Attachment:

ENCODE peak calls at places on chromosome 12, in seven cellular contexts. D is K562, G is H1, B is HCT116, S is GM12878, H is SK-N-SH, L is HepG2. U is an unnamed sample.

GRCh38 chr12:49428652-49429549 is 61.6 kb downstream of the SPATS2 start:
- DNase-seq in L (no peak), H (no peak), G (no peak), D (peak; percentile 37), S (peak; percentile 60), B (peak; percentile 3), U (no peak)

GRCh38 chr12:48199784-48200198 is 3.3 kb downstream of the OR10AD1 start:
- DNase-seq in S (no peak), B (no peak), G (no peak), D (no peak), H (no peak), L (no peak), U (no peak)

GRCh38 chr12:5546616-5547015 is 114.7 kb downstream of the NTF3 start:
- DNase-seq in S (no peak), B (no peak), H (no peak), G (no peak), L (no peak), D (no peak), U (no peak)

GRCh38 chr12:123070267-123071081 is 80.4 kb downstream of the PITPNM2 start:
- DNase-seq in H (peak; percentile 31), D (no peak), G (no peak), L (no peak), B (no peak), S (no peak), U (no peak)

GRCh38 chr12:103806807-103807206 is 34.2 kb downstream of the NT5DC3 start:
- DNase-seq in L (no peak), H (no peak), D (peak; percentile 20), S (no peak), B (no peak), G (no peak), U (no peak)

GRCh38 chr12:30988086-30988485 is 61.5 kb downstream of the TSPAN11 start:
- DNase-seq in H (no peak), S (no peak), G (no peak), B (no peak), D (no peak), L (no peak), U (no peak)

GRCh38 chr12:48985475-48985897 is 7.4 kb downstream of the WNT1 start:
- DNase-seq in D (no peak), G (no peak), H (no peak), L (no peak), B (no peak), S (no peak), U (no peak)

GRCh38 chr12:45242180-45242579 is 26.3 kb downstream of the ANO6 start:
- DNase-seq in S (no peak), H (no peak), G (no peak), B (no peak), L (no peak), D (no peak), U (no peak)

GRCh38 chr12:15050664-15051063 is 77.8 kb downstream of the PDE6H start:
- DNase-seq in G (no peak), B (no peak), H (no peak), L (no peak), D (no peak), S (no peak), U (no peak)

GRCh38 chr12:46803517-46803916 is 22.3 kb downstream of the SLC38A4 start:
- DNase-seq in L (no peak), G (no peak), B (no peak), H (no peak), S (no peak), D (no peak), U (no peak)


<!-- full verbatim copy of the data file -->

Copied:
ENCODE peak calls at places on chromosome 12, in seven cellular contexts. D is K562, G is H1, B is HCT116, S is GM12878, H is SK-N-SH, L is HepG2. U is an unnamed sample.

GRCh38 chr12:49428652-49429549 is 61.6 kb downstream of the SPATS2 start:
- DNase-seq in L (no peak), H (no peak), G (no peak), D (peak; percentile 37), S (peak; percentile 60), B (peak; percentile 3), U (no peak)

GRCh38 chr12:48199784-48200198 is 3.3 kb downstream of the OR10AD1 start:
- DNase-seq in S (no peak), B (no peak), G (no peak), D (no peak), H (no peak), L (no peak), U (no peak)

GRCh38 chr12:5546616-5547015 is 114.7 kb downstream of the NTF3 start:
- DNase-seq in S (no peak), B (no peak), H (no peak), G (no peak), L (no peak), D (no peak), U (no peak)

GRCh38 chr12:123070267-123071081 is 80.4 kb downstream of the PITPNM2 start:
- DNase-seq in H (peak; percentile 31), D (no peak), G (no peak), L (no peak), B (no peak), S (no peak), U (no peak)

GRCh38 chr12:103806807-103807206 is 34.2 kb downstream of the NT5DC3 start:
- DNase-seq in L (no peak), H (no peak), D (peak; percentile 20), S (no peak), B (no peak), G (no peak), U (no peak)

GRCh38 chr12:30988086-30988485 is 61.5 kb downstream of the TSPAN11 start:
- DNase-seq in H (no peak), S (no peak), G (no peak), B (no peak), D (no peak), L (no peak), U (no peak)

GRCh38 chr12:48985475-48985897 is 7.4 kb downstream of the WNT1 start:
- DNase-seq in D (no peak), G (no peak), H (no peak), L (no peak), B (no peak), S (no peak), U (no peak)

GRCh38 chr12:45242180-45242579 is 26.3 kb downstream of the ANO6 start:
- DNase-seq in S (no peak), H (no peak), G (no peak), B (no peak), L (no peak), D (no peak), U (no peak)

GRCh38 chr12:15050664-15051063 is 77.8 kb downstream of the PDE6H start:
- DNase-seq in G (no peak), B (no peak), H (no peak), L (no peak), D (no peak), S (no peak), U (no peak)

GRCh38 chr12:46803517-46803916 is 22.3 kb downstream of the SLC38A4 start:
- DNase-seq in L (no peak), G (no peak), B (no peak), H (no peak), S (no peak), D (no peak), U (no peak)